Each of the three most recent times his five-year appointment as prefect of the Congregation for the Doctrine of the Faith expired, in 1991, 1996, and 2001, Ratzinger asked John Paul for permission to retire. Each time the pope refused.

Just before the conclave opened, a senior official at the Congregation for the Doctrine of the Faith told me Ratzinger had informed key aides that he hoped the new pope would grant him a few more months on the job, and then he would step down. He wanted to return to Bavaria, and resume writing on liturgy, ecclesiology, and other subjects.

I interviewed eight cardinals immediately after the conclave, and none had the impression Ratzinger had sought the job, though all said some cardinals (above all Schönborn) ran an aggressive campaign on his behalf.

Moreover, Benedict himself asserted he had not wanted the job in an audience with German pilgrims on Monday, April 25.

"As slowly the balloting showed me that, so to speak, the guillotine would fall on me, I got quite dizzy," he said. "I had thought I had done my life's work and could now hope for a peaceful end of my days. … So with deep conviction, I told the Lord: 'Don't do this to me! You have younger and better men, who can do this work with different verve and strength.'"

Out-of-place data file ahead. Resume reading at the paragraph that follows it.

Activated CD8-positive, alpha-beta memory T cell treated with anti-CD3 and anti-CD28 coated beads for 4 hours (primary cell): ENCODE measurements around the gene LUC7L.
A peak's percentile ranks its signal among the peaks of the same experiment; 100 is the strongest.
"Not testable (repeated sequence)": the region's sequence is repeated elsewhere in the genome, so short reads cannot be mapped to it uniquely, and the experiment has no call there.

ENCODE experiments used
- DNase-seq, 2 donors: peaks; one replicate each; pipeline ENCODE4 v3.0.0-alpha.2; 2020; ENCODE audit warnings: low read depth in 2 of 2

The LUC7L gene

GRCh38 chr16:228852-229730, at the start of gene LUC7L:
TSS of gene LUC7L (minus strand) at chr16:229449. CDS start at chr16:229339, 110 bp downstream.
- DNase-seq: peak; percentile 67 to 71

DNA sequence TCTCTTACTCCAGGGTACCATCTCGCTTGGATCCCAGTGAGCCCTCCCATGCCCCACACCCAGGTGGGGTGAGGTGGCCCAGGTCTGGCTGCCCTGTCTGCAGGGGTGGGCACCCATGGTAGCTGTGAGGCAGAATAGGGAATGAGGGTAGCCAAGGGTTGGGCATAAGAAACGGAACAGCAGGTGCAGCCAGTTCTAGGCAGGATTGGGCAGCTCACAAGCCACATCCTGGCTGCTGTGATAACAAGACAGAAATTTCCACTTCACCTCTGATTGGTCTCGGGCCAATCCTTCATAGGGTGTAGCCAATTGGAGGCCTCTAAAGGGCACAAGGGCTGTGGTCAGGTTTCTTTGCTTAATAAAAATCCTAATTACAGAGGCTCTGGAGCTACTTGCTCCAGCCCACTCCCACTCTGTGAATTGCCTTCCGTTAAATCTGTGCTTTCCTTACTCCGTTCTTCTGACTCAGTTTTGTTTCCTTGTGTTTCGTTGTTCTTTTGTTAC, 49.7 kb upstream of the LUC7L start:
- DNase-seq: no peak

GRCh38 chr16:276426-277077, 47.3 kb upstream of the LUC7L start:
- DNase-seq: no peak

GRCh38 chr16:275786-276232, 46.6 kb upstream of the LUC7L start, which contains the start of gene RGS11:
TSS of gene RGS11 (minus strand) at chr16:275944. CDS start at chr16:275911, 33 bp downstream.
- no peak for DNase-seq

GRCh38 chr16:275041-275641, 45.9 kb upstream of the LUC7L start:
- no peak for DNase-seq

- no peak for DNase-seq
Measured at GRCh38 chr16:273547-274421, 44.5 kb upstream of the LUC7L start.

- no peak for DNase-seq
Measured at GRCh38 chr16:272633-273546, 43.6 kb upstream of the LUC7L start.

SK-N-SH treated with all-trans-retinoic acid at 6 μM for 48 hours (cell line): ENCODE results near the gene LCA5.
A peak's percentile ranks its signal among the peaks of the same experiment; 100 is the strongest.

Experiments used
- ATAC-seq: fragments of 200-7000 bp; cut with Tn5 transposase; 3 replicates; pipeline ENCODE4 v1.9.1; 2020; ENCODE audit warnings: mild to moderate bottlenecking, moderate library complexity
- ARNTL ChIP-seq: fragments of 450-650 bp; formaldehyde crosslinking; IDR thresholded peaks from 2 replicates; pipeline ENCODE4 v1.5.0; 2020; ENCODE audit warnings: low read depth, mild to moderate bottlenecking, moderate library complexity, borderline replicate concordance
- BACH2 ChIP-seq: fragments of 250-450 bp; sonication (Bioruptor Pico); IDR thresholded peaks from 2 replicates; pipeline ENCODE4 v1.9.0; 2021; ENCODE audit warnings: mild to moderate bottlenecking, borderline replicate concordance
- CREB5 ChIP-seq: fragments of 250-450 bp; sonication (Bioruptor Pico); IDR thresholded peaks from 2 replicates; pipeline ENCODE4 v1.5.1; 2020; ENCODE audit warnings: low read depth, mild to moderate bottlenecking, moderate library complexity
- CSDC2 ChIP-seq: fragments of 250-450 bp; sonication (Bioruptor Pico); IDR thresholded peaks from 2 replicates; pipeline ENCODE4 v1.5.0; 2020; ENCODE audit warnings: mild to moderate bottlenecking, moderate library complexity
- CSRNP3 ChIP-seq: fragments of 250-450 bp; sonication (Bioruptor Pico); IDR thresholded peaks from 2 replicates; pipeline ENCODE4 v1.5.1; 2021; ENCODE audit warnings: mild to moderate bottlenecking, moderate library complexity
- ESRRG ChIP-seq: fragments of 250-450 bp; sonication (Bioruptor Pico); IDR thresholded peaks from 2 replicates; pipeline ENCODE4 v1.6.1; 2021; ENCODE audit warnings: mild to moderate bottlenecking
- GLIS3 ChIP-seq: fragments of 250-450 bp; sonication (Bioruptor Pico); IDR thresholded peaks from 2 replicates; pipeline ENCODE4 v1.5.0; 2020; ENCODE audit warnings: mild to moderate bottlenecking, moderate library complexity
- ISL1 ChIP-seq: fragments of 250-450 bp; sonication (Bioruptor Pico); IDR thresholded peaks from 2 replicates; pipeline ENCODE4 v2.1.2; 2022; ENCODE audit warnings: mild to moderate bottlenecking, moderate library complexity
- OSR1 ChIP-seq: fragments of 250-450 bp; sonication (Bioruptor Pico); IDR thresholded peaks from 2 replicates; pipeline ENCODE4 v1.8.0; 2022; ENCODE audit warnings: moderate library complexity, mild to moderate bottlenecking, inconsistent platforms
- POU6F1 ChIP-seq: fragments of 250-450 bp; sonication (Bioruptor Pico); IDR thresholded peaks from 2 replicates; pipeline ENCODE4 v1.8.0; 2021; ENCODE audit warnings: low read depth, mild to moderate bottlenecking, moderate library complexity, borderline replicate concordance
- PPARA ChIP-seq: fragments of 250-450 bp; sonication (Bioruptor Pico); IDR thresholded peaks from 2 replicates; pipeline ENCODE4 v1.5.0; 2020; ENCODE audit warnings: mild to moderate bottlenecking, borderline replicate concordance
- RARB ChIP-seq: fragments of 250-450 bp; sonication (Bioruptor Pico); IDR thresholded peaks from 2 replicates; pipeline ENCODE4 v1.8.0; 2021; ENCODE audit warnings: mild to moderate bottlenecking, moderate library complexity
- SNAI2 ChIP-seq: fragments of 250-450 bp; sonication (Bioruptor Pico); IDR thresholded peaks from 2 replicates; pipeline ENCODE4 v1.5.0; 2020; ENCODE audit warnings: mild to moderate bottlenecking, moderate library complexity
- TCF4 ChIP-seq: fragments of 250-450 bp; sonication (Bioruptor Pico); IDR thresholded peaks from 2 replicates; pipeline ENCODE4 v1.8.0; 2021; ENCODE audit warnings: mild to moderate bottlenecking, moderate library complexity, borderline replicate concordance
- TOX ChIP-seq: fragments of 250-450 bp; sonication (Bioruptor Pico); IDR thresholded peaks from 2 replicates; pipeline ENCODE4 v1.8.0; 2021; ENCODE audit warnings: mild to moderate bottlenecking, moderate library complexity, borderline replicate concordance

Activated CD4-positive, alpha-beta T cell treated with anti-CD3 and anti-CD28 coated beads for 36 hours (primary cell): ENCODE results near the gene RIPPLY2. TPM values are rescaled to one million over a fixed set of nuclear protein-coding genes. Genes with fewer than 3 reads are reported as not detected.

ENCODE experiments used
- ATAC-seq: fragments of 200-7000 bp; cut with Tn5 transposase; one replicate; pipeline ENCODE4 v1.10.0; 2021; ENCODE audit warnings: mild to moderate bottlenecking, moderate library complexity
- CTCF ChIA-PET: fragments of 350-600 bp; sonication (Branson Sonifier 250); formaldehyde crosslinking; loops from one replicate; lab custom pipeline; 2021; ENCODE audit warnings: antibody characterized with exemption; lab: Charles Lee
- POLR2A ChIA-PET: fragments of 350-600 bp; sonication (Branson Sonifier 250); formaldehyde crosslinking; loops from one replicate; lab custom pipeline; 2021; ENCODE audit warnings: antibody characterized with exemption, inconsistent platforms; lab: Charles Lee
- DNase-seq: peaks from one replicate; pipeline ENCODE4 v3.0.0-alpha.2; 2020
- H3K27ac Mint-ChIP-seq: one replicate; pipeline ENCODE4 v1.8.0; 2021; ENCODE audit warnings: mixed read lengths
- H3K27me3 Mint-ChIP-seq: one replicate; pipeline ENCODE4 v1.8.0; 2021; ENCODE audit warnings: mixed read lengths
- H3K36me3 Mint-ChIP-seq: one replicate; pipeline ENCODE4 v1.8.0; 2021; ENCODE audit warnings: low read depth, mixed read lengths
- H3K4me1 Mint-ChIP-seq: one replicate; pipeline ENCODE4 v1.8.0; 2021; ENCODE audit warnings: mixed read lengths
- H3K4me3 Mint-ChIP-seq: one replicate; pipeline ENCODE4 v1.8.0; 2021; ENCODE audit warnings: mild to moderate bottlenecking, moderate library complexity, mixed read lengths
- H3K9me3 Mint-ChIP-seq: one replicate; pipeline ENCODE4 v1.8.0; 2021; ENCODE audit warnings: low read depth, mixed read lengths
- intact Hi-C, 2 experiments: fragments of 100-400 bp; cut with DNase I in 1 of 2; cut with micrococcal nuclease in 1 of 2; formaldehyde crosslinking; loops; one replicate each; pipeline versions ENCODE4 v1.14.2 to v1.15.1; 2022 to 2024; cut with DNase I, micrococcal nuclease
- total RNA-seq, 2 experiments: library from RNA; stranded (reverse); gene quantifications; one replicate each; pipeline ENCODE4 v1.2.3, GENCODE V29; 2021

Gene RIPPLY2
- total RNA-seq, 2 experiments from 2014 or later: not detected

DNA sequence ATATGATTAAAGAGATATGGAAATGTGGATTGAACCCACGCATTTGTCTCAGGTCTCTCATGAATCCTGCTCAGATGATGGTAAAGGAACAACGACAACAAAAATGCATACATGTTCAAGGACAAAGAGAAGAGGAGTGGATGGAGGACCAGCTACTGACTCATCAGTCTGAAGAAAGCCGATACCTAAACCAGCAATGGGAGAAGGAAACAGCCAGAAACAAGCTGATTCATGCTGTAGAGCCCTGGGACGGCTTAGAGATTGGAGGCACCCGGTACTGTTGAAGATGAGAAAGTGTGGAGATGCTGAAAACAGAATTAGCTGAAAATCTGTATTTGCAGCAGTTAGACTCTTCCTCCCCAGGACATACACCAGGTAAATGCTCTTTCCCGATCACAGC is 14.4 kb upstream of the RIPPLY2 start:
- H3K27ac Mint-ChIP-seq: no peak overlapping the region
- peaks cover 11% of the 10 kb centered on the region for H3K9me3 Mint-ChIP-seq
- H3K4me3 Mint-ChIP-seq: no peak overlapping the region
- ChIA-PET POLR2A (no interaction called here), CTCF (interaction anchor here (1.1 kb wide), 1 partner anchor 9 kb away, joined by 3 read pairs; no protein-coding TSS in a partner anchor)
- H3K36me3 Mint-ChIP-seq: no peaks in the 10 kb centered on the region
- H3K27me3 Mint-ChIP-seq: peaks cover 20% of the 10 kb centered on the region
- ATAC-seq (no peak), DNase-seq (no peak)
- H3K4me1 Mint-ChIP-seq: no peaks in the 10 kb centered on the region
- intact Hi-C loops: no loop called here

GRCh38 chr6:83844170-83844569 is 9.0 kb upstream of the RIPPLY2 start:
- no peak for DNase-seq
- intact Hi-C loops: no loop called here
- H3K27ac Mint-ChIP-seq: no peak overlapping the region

Of course, it's possible to dismiss this as a pro forma show of humility from a victor, especially someone who has conquered an office one is not supposed to seek.

Until and unless the identity of the Brazilian cardinal is revealed, or we know more about the extent to which he was part of the "inner circle," his impressions of Ratzinger's role will likely remain interesting but inconclusive.